Challenges and Opportunities
The Territory of Nunavut was formed as a result of a land claims settlement. The Inuit are the land owners and the process of environmental assessment and permitting is legislated through the Nunavut Land Claims Act. Mineral resource development is important to Nunavut. The development of mining projects in the West Kitikmeot region has far reaching impacts not only for our shareholders, but for the government and constituents of the Territory. TMAC's current mine concept at Hope Bay envisions production in late 2016. Back River is also progressing through development and engineering studies. Both of these projects provide significant opportunities for employment and training in the region. The development of these mines would open up a region and provides opportunities for other projects to come on line.
As more large resource projects push towards development, the challenges of operating in the North become more apparent. As critical mass builds and requirements for infrastructure and energy become the defining line items in a mine plan, opportunities present themselves for partnerships between industry and government.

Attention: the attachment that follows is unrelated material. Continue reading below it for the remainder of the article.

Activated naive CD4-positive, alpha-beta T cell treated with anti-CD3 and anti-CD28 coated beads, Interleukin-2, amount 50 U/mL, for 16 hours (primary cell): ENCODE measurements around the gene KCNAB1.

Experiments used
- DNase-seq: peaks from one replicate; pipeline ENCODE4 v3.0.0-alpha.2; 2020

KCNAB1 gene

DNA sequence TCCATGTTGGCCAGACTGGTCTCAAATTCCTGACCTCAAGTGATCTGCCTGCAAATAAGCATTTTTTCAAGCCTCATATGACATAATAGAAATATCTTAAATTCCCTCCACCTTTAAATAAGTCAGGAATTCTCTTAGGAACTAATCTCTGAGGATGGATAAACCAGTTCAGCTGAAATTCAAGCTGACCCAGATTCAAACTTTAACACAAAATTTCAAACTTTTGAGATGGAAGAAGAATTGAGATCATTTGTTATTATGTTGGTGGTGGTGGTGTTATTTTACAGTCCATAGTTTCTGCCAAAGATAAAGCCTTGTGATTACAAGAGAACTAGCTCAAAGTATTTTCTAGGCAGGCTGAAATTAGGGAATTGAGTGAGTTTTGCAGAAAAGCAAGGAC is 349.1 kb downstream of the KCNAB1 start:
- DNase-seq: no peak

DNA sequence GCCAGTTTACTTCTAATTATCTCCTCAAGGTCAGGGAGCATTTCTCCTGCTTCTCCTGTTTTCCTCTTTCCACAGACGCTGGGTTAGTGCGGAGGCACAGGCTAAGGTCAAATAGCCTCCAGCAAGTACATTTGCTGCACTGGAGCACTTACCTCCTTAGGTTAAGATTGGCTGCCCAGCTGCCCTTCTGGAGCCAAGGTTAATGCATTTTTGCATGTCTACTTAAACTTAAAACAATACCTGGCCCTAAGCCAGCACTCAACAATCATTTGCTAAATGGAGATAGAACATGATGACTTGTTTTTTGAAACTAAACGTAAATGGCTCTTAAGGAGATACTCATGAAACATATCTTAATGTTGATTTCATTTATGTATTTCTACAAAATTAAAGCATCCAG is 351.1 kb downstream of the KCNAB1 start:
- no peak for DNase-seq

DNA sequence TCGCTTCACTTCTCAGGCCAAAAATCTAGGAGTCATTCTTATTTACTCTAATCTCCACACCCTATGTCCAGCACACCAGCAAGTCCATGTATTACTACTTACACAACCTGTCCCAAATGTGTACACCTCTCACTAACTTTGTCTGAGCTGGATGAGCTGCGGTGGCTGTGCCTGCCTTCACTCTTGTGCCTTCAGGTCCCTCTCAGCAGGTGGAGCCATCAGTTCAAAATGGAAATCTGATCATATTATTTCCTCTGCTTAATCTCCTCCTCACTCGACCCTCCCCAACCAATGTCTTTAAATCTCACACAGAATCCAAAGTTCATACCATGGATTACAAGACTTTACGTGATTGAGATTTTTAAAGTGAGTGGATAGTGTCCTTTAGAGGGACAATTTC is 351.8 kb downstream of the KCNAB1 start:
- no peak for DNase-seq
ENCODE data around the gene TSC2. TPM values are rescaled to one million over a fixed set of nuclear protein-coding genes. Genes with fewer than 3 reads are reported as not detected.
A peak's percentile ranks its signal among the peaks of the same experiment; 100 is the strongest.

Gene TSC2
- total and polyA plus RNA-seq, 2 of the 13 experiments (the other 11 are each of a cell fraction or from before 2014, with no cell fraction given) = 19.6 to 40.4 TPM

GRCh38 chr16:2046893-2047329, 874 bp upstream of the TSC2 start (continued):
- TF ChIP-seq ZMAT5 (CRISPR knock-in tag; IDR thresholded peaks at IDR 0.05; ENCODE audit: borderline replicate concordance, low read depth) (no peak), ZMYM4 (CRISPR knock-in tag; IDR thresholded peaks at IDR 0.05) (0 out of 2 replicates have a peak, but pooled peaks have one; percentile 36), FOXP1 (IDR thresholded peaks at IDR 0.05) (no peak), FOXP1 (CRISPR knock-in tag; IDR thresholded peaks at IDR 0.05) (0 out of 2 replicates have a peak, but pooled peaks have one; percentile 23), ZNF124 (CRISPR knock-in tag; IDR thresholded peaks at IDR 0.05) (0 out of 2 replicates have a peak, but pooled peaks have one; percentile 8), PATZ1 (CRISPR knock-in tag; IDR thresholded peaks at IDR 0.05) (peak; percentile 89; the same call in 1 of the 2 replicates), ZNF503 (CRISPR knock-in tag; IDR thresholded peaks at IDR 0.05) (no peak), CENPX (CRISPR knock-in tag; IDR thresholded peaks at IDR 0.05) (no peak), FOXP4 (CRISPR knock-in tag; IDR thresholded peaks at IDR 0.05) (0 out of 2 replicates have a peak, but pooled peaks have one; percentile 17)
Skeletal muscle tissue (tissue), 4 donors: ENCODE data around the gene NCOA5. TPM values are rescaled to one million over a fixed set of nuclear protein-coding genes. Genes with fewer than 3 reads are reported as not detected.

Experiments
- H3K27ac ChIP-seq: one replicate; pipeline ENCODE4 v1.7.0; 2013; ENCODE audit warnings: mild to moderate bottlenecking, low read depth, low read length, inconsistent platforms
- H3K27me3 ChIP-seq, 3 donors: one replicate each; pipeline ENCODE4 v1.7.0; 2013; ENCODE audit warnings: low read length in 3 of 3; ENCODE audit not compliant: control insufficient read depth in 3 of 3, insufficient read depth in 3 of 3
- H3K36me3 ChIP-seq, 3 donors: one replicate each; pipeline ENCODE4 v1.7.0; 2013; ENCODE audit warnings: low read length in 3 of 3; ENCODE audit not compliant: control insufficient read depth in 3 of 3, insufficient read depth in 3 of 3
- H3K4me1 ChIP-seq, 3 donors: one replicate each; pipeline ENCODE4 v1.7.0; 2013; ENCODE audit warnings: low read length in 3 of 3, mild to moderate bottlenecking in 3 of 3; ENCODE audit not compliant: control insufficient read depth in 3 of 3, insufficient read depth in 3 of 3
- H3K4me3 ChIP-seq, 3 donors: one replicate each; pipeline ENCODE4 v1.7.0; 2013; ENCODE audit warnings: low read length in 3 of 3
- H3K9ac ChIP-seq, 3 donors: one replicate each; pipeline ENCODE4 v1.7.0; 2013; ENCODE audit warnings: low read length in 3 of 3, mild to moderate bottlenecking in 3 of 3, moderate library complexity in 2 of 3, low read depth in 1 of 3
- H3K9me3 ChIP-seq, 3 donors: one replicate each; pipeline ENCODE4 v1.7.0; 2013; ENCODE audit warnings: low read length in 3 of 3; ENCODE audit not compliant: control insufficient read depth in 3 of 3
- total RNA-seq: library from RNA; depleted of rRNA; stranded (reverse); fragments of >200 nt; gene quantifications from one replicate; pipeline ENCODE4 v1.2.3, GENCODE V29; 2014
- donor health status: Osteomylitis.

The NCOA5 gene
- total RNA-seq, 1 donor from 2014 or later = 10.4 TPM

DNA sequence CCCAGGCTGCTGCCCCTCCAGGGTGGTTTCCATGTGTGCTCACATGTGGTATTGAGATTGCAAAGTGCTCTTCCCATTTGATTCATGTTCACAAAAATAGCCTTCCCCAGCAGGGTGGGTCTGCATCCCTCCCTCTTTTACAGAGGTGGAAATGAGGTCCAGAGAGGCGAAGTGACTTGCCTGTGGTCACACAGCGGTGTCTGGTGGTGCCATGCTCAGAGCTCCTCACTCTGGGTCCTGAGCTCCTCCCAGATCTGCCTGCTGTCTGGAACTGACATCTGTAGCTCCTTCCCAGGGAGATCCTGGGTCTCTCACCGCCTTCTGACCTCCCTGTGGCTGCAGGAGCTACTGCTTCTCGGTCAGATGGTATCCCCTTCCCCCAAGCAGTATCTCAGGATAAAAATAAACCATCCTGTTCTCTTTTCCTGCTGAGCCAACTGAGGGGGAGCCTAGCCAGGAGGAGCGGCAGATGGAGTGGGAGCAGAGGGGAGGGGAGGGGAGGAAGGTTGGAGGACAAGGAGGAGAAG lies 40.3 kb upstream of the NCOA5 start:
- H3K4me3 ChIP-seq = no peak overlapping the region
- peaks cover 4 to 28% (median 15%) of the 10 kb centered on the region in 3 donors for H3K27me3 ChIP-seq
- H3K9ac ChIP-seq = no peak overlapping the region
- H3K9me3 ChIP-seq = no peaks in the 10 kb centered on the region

As it was with the Timmins and Kirkland Lake belts in their infancy, the infrastructure that we now see around those world class mining districts in Ontario and Quebec grew because of development. As has been demonstrated by Agnico-Eagle's Meadow Bank project, as projects become large enough to sustain initial development, create jobs, and become economic, infrastructure to serve these operations begins to grow around them: investments and partnerships between the constituents of the land, industry and government evolve into sustainable development.